Britain’s BT Group is set to ramp up investment in sub-Saharan Africa, expanding into markets in West and East Africa as it seeks to tap into growth opportunities in the business services market.
Britain’s BT Group, through its BT Global Services arm, is set to ramp up investment in sub-Saharan Africa, expanding into markets in West and East Africa as it seeks to tap into growth opportunities in the business services market.
Oliver Fortuin, MD of BT Global Services in sub-Saharan Africa, said the expansion will be driven from the Johannesburg office. The company has long had a significant presence in South Africa, with the local office supporting the entire region as well as Israel.
“In the rest of Africa, we are starting to build out points of presence. We have POPs in Nigeria, Kenya and Ghana and we are about to build second POPs in Nigeria and in Kenya,” Fortuin said.
He said the investment forms part of a five-year Africa expansion strategy that involves key markets on the continent. The markets are Nigeria, Kenya, Mozambique and Tanzania. Uganda is also a potential investment destination.
In Nigeria, BT Global Services has historically had only one person on the ground serving three clients. That office has now been expanded to five people, and over time Fortuin believes it will eventually have more than 200 employees servicing the country. At that size, it will begin to rival South Africa, where BT employs about 300 people.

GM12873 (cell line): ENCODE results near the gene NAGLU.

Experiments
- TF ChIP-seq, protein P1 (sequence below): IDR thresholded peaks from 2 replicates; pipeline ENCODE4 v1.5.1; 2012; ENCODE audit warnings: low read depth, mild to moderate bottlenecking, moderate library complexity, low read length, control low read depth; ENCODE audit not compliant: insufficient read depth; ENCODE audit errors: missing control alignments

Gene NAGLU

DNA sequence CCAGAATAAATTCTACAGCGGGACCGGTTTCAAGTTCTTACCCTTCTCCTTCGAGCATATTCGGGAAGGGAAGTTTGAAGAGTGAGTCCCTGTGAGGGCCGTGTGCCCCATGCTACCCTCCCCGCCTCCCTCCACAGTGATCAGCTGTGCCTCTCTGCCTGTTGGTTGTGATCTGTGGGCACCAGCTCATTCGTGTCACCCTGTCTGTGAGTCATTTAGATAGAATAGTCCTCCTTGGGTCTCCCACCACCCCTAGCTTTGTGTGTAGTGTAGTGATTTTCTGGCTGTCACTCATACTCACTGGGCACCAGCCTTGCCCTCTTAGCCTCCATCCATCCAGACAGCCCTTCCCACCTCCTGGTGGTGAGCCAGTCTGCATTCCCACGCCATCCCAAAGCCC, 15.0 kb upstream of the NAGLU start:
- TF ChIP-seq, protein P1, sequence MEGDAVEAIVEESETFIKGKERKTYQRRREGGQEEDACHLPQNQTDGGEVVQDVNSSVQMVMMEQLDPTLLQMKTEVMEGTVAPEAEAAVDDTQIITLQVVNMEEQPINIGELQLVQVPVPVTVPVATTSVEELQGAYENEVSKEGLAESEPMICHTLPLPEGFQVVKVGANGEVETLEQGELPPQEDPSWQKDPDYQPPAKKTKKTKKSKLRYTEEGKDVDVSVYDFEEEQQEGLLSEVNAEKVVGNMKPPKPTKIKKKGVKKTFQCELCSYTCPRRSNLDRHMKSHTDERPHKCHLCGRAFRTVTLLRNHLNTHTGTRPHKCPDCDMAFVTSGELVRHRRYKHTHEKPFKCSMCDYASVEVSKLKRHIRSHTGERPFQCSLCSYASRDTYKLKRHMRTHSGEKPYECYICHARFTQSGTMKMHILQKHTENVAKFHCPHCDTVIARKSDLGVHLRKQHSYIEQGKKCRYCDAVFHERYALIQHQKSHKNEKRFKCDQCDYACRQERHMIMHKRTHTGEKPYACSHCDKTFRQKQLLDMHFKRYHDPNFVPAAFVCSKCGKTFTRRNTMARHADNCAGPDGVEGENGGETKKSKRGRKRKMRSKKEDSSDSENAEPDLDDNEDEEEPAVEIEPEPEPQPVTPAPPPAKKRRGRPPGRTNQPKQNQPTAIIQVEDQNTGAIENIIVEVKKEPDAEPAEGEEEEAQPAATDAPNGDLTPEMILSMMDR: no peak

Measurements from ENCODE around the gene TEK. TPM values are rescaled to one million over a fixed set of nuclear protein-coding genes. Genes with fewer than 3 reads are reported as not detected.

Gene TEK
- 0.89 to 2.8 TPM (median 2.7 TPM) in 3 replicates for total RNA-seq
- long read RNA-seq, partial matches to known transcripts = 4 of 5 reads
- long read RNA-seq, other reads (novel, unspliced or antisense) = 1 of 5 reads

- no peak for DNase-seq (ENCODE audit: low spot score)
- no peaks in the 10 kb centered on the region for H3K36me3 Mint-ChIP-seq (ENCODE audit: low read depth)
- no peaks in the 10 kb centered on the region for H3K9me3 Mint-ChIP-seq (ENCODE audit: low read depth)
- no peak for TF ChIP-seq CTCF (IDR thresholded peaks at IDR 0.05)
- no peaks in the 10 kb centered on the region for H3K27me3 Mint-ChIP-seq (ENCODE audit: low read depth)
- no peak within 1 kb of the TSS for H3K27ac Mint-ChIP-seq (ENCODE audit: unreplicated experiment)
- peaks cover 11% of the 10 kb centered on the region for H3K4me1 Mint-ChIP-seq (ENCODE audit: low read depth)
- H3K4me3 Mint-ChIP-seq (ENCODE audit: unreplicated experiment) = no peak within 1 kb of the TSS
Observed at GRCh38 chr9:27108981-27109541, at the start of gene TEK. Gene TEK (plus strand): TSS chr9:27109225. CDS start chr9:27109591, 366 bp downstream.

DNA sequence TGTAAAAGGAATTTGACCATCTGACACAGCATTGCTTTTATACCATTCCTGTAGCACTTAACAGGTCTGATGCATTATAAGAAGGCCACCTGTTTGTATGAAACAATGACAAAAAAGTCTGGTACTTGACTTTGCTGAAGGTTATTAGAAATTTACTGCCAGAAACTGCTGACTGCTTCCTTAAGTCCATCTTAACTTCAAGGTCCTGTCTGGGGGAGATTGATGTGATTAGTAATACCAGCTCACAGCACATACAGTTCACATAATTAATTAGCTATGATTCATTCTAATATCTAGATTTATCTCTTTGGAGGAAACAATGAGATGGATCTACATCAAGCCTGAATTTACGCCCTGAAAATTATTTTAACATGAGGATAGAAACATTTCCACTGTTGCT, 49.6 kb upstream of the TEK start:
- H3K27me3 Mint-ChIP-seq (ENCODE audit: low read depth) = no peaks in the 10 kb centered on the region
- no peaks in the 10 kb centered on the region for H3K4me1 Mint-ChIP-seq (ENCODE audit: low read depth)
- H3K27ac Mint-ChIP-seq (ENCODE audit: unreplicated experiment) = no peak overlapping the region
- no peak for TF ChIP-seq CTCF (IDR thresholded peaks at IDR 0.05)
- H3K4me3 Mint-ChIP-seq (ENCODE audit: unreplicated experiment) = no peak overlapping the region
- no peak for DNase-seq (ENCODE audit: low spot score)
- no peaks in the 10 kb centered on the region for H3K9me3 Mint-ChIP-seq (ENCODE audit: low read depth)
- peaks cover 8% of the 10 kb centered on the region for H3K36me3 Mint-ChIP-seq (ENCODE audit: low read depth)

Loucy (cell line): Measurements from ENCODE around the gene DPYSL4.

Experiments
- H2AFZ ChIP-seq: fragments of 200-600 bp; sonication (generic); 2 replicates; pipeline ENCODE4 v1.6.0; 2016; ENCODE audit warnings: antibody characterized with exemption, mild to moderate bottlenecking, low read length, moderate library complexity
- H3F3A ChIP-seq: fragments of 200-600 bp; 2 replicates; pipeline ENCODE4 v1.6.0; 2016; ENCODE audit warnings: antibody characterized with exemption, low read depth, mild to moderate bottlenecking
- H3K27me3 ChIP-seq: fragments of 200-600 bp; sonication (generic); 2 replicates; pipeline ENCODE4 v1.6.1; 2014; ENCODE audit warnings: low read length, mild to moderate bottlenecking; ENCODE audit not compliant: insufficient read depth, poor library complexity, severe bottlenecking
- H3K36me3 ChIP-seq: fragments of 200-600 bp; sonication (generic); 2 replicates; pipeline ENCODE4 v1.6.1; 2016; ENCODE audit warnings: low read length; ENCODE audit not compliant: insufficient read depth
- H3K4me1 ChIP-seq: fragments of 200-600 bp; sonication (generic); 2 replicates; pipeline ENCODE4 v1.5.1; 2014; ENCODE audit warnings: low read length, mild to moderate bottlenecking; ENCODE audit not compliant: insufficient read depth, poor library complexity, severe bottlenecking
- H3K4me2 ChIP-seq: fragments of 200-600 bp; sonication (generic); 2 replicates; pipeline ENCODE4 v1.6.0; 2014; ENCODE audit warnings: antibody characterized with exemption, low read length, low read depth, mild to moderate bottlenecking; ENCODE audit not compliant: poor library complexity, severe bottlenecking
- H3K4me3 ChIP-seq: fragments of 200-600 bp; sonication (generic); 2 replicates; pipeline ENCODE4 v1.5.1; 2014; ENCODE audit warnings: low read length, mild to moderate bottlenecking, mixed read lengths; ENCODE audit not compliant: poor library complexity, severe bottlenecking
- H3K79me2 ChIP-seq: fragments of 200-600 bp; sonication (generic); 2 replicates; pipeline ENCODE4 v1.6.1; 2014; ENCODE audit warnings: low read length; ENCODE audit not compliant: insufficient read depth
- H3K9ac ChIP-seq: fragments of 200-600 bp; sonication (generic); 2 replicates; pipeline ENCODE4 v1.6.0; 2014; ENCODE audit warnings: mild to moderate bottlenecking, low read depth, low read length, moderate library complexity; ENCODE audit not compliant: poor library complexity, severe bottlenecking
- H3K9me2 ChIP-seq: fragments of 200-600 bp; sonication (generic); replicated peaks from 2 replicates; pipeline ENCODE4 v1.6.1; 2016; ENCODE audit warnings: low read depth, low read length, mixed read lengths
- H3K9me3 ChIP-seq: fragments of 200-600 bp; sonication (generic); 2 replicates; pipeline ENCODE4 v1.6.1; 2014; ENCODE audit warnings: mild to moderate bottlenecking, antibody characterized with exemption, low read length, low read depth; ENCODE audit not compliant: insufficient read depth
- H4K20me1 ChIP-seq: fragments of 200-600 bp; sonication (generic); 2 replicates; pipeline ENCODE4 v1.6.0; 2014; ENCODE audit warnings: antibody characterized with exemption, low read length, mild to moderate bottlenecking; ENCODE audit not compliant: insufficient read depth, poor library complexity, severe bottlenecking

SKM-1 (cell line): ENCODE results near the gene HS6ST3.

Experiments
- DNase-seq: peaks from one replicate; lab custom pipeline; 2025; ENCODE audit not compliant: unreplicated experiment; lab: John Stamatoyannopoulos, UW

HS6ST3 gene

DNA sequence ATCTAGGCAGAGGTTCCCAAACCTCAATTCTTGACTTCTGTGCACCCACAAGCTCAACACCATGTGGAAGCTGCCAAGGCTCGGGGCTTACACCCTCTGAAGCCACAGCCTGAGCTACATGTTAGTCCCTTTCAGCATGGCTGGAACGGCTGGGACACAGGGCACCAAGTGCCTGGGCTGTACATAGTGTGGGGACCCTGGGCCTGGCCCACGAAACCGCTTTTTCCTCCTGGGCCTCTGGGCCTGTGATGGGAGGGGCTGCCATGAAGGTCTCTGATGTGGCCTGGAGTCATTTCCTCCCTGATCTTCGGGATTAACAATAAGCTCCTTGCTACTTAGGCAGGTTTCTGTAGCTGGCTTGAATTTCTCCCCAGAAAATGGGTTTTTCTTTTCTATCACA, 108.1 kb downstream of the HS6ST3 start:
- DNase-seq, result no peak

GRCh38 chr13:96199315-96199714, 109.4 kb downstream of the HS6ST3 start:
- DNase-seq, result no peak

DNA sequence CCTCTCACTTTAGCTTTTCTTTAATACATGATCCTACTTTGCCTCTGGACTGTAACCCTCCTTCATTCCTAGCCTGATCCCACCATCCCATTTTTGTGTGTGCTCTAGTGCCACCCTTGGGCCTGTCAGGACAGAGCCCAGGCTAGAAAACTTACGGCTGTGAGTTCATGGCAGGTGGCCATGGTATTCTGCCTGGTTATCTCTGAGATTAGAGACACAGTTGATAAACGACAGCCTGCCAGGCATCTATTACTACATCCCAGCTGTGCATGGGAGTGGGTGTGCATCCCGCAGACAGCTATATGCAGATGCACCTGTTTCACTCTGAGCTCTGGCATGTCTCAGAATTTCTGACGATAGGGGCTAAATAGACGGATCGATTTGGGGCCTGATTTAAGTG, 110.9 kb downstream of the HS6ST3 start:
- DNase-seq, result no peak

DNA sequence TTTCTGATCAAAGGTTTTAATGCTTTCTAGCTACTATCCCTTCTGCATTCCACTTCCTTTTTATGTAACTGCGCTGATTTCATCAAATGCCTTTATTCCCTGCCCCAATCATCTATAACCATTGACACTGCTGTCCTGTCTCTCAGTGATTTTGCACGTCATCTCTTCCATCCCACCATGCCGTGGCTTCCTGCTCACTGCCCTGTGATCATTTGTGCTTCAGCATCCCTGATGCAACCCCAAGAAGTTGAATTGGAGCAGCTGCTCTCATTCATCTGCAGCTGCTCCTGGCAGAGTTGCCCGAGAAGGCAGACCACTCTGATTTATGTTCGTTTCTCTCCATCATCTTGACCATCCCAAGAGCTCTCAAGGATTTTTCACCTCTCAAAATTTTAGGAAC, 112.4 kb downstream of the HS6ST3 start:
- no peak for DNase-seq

Despite the economic difficulties Nigeria is experiencing, Fortuin believes the country remains an attractive long-term investment destination given its size and its growth potential.
“There is more business happening in these markets than you might think,” he said.
He emphasised, however, that BT is not interested in launching retail consumer telecommunications offerings in any of the markets. Rather, its focus is strictly on serving the enterprise market.
It will, however, consider deploying infrastructure in key markets. “We need critical mass to justify it. Both Nigeria and Kenya will be interesting in this regard in the next three years,” he said.
“We will build POPs, we will own the network management layer and all the infrastructure that sits on top of the network. In our plan, in each of the markets that are core, we will own multiple POPs.”
In South Africa, BT operates five POPs and has invested in its own fibre network in partnership with FibreCo. It also carries international network traffic to and from South Africa.
Fortuin said that 10 years ago, BT’s main business in Africa was serving global customers with local offices. In South Africa, that has changed significantly. “We are now driving into domestic markets across Africa,” he said.
“BT has a positive disposition towards Africa. It sees a good long-term picture in Africa,” he added.
“The African story is getting more and more positive. We tend to take two steps forward and one step back, but we are getting there incrementally. There is better governance and fewer wars. As South Africans, our lens tends to get distorted by local politics. East Africa is positioning itself as an ICT hub. If you persist and invest enough, good things happen, and Africa is starting to do that now.” — © 2016 NewsCentral Media